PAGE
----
Is What Robert Gates Wrote About Barack Obama True?

  

   If what Robert Gates says about commander-in-chief Barack Obama is true, it is very troubling indeed.

     Robert Gates, of course, was Secretary of Defense between 2006 and 2011. He was the only cabinet member from the George W. Bush administration to remain at the White House following Obama’s election in 2008. Mr. Gates earned the respect of Democrats and Republicans alike for his reputation as a level-headed and pragmatic military leader and he oversaw the troop surge in Afghanistan during the president’s first term in office. He is currently promoting a new book due to be published on January 14th, called Duty, in which he describes his experience serving as Secretary of Defense and eviscerates the current president for failing to truly support the mission in Afghanistan.

     I must candidly inform Newsslinger readers that because I neither possess advance proofs of the memoir nor a time machine, I have not read Duty. (I’m presently slogging my way through Uncle Tom’s Cabin, which is written in a sentimental prose style that was popular in the 19th century but makes for slow going these days, if you’re curious.) What I have read are the numerous synopses of the book which reference Gates’ issues with Obama over the war in Afghanistan specifically, and the military in general (no pun intended).

     Gates specific allegations include claiming that President Obama neither trusted General David Petraeus nor believed in his own military strategy,  being “skeptical if not outright convinced it would fail.” He claims that Obama did not consider the Afghan war “to be his” and was focussed primarily on getting troops out of Afghanistan rather than defeating the enemy. Gates writes that he was “deeply uneasy with the Obama White House’s lack of appreciation – from the top down – of the uncertainties and inherent unpredictability of war.”

     The strategy in question allotted some 30,000 troops to Afghanistan prior to a staggered troop withdrawal to begin in 2011. It may behoove us to recall that as a presidential candidate, Barack Obama claimed that the Afghanistan war was the one worthy of his military attentions, not the Iraq war. Yet once in office Obama’s relationship with the military was characterized by discord and distrust. 

     So on the one side we have candidate Obama’s bellicose exhortations in favor of the troop surge, coupled with the support of the civilian and military political establishment for the same. On the other side, of course, is the President’s personal view that the surge is a doomed strategy, a view fed in no small part by Vice-President Joe Biden, for whom Gates apparently reserves some of his most venomous rhetoric.

     The reason that all of this is deeply troubling is not because the president wanted to draw down troops in Afghanistan. It is disturbing because it paints a picture of a man who has a dysfunctional  relationship with the armed forces and seems willing to forgo his own convictions for the sake of political expedience.

     President Obama believed that the surge was a mistake, yet he was willing to let American men and women die for it. To paraphrase Secretary of State John Kerry, how do you ask someone to die for a mistake?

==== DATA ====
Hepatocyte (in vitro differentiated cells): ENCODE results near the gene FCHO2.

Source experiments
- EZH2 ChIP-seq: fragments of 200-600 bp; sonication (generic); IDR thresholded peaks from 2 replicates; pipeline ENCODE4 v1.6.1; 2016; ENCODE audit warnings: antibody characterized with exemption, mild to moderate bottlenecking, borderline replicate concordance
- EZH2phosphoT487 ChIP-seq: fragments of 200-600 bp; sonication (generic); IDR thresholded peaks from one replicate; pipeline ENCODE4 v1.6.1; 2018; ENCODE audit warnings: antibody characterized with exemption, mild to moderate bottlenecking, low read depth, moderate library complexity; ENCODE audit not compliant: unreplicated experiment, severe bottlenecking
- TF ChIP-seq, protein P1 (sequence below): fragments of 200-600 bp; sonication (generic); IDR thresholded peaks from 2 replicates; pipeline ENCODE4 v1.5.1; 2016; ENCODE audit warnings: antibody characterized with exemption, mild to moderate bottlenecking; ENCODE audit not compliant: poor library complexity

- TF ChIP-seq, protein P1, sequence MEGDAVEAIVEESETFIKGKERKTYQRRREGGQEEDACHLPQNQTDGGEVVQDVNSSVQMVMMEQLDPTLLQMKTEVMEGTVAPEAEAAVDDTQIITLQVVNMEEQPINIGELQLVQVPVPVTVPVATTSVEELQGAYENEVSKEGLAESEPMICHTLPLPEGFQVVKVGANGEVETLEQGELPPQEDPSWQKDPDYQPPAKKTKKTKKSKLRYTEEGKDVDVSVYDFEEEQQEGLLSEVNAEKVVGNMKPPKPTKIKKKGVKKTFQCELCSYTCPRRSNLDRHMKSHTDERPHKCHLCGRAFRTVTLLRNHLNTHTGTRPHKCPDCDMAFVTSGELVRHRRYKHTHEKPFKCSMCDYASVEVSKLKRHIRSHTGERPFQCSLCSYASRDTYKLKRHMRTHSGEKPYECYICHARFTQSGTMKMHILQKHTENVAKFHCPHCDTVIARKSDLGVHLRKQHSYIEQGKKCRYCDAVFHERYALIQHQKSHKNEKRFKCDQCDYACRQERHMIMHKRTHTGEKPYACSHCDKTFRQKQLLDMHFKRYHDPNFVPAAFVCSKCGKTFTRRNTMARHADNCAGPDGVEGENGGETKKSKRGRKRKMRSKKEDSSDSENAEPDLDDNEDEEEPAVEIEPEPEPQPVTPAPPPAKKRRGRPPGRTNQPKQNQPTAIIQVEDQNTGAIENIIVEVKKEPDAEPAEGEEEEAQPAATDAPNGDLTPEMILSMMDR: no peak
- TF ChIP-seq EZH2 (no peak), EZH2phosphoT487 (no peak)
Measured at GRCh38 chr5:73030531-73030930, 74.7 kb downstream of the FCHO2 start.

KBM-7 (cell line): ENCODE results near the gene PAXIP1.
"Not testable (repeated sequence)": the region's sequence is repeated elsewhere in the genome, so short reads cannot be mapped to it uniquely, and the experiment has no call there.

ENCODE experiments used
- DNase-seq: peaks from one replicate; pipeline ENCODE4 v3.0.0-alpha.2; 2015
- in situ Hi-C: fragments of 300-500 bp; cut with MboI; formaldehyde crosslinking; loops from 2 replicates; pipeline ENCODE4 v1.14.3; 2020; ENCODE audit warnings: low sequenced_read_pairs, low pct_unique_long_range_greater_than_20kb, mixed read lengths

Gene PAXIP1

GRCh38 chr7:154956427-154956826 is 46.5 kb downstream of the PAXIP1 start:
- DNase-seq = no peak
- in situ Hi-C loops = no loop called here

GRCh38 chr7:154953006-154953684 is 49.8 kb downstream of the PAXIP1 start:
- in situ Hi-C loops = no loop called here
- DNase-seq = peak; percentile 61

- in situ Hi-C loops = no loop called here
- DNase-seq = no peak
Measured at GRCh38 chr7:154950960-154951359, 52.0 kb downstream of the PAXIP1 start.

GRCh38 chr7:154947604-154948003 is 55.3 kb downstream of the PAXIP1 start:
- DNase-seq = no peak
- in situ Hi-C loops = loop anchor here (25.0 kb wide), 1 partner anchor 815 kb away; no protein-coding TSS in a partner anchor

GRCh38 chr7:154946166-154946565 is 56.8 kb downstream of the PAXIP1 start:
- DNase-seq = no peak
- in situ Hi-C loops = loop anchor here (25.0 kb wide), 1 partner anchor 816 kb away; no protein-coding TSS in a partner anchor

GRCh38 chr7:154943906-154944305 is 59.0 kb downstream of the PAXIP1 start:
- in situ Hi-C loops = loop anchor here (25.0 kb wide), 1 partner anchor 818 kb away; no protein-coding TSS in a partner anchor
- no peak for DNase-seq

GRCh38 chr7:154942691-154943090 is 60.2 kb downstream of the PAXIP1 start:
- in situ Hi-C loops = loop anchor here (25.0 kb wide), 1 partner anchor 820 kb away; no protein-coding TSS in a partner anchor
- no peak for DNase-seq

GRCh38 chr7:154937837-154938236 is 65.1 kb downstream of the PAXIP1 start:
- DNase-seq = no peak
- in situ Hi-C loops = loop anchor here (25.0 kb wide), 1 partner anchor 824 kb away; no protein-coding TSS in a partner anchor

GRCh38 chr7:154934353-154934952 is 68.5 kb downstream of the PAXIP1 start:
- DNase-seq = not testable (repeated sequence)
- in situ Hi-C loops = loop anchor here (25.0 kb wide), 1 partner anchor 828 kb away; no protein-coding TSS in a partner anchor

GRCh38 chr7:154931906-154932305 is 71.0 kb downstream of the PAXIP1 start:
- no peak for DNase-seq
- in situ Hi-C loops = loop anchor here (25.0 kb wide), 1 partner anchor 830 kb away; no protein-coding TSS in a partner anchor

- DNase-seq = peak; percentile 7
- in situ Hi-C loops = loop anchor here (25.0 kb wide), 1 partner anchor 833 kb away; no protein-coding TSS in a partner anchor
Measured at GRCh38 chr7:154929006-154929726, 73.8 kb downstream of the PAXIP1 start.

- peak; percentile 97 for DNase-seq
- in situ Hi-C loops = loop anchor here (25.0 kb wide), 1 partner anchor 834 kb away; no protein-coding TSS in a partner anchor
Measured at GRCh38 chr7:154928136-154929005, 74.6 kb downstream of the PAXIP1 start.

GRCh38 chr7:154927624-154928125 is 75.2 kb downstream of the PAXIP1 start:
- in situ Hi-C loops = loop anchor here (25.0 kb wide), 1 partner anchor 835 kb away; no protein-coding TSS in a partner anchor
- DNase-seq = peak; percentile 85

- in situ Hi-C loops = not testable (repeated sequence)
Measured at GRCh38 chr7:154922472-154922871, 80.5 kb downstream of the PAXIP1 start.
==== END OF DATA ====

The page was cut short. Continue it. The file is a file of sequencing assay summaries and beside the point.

You lie about it. You lie about your support for a war and a military strategy rather than resign or take a different path, one in which you believe.

     Since 2011, 857 troops have died in Afghanistan, out of a total of 2303. This means that more than a third of these deaths occurred after the president implemented a miitary strategy that he did not support. Perhaps the president would care to explain to the parents, children, or other associated loved ones exactly why he acted so.

     One clue lies elsewhere in Gates’ book. Gates alleges that both candidate Hilary Clinton and candidate Barack Obama expressed their opposition to the Iraq surge purely for political reasons, trying to woo primary voters to their respective sides. The war in Iraq was deeply unpopular at the time, while the war in Afghanistan was still seen by many as “the good war,” the one justified by the terrorist attacks of September 11th, 2001. So to oppose one and support the other was good political “strategery,” as a former Republican president might have called it.

     What does the man Barack Obama really believe about other major initatives of his administration? Does he secretly believe that Obamacare is doomed to fail, yet willing to drive up health care costs in order to see it through for political ends?

     No matter what the remaining years hold for President Obama, we can expect that other soothsayers will emerge to lay bare the pure cynicism that underlies the president’s happy talk of hope and change.

     When LBJ realized the war in Vietnam was unwinnable, he declined to run for another term as President. He was unwilling to live with the blood of any more American boys and girls on his hands. If President Obama had any character, instead of merely being a character (a distinction Quentin Tarantino was happy to make for us in his timeless classic Pulp Fiction), and had refused to cooperate in a strategy he didn’t support, he should have resigned or demanded a withdrawal. A military strategy executed by a president who doesn’t believe in it isn’t just doomed to fail. It’s doomed to cause more causalties for American troops on the battlefield and more protest at home. How many of the 855 soldiers who have died in Afghanistan would be alive today had the president believed in his own plan, or else abdicated his throne rather than participate in such hypocrisy?

     A White House divided against itself cannot stand. We shouldn’t stand for it either. Gates is no Edward Snowden, but he is still blowing a whistle, if we can hear it.

Thomas Davis – NEWSslinger Contributor